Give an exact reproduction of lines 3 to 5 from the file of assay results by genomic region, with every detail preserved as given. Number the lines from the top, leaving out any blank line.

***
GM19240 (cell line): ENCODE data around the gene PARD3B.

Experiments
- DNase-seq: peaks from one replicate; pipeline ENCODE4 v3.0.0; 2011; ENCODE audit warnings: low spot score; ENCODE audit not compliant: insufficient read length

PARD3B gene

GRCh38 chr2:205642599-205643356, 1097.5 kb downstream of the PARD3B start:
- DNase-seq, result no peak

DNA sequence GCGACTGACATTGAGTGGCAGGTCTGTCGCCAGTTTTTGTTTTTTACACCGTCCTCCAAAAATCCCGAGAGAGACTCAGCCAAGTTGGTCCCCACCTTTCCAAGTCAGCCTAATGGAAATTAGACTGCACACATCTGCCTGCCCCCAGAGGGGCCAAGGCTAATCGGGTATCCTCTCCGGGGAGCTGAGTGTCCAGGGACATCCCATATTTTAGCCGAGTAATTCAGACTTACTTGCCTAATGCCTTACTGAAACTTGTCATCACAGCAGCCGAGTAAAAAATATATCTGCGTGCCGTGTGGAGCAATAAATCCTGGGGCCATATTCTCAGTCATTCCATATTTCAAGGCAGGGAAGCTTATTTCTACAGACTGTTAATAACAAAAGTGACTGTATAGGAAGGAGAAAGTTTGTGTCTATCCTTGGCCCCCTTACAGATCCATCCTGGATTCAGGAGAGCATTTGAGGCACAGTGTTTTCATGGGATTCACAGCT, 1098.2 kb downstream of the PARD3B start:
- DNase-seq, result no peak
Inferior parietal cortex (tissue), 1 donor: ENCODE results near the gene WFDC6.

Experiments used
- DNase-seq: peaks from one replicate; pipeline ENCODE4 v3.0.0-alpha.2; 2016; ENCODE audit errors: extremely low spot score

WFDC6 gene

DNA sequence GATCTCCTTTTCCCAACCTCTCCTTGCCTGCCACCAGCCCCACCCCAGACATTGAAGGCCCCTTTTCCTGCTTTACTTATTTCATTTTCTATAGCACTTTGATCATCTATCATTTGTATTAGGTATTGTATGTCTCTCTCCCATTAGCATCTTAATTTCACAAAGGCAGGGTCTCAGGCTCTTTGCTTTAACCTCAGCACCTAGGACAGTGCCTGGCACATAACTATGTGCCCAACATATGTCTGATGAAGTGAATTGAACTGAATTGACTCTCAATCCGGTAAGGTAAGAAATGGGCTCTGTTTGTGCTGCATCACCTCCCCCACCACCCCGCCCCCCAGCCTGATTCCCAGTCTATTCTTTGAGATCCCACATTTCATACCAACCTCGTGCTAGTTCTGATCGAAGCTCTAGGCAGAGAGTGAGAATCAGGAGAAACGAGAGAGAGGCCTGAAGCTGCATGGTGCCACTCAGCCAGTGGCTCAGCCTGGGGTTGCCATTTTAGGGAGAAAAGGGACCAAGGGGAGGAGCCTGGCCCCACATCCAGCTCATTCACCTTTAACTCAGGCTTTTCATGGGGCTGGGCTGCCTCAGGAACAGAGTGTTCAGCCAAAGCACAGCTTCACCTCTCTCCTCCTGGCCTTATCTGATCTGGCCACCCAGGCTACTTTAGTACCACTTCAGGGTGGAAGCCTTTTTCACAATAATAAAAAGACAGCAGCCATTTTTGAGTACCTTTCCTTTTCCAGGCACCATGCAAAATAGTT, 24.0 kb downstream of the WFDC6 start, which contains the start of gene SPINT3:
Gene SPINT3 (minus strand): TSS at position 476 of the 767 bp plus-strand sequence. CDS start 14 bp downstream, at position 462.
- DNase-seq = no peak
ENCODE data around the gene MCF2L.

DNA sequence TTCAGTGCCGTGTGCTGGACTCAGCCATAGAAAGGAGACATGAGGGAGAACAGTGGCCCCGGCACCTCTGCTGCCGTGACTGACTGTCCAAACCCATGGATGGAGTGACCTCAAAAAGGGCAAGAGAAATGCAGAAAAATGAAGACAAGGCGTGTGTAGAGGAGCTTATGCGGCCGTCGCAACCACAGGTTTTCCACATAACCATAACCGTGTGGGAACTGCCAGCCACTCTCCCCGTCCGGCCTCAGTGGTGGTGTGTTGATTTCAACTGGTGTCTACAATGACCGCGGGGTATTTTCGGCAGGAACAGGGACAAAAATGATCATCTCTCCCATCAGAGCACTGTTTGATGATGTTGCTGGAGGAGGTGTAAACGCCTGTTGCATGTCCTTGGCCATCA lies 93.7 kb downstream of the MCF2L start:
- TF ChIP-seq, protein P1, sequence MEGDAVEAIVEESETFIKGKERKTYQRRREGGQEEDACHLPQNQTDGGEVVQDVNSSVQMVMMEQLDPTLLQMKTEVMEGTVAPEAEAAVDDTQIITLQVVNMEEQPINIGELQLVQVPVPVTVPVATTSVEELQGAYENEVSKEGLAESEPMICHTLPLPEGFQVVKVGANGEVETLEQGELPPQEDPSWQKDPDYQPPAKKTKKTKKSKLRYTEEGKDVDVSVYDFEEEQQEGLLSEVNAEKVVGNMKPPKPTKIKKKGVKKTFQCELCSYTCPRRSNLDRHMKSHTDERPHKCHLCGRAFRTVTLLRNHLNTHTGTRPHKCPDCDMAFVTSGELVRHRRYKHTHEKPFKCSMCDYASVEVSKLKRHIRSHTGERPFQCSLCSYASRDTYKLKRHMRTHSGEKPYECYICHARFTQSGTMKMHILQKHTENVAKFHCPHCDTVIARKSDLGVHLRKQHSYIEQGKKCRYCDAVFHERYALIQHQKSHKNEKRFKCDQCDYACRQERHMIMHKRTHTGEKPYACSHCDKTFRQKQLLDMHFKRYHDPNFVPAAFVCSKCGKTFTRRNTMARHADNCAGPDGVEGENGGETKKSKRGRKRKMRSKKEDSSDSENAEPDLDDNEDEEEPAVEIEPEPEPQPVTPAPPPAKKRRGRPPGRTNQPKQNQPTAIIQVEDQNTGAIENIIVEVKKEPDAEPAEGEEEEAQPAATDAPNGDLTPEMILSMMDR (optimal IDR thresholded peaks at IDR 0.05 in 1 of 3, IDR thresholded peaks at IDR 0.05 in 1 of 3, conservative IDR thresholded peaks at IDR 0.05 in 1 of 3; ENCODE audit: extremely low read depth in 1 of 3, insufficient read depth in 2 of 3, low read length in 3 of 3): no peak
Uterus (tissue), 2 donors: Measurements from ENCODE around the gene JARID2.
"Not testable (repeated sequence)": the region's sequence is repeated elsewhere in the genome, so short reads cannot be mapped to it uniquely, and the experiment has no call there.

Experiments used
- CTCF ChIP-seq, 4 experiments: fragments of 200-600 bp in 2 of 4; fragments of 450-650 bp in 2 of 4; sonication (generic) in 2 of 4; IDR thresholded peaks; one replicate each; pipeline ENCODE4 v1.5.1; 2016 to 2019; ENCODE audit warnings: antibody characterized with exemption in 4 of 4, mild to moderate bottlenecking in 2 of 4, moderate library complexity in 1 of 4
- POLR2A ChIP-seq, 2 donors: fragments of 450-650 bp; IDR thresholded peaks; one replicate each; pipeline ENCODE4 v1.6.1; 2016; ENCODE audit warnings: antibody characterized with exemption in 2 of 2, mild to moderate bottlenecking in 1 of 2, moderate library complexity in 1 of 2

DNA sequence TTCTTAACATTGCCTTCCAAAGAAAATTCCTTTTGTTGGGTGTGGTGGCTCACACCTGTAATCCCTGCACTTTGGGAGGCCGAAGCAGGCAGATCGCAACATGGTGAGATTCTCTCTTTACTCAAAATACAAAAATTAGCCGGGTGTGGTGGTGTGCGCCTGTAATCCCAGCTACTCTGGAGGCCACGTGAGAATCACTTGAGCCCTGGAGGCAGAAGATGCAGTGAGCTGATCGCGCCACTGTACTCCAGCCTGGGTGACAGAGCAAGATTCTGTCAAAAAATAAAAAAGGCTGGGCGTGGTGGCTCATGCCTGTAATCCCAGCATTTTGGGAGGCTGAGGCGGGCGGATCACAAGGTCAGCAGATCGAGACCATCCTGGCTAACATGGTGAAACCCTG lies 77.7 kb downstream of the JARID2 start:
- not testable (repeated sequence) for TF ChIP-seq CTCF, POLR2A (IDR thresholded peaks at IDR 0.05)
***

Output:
- DNase-seq: peaks from one replicate; pipeline ENCODE4 v3.0.0; 2011; ENCODE audit warnings: low spot score; ENCODE audit not compliant: insufficient read length

PARD3B gene

GRCh38 chr2:205642599-205643356, 1097.5 kb downstream of the PARD3B start: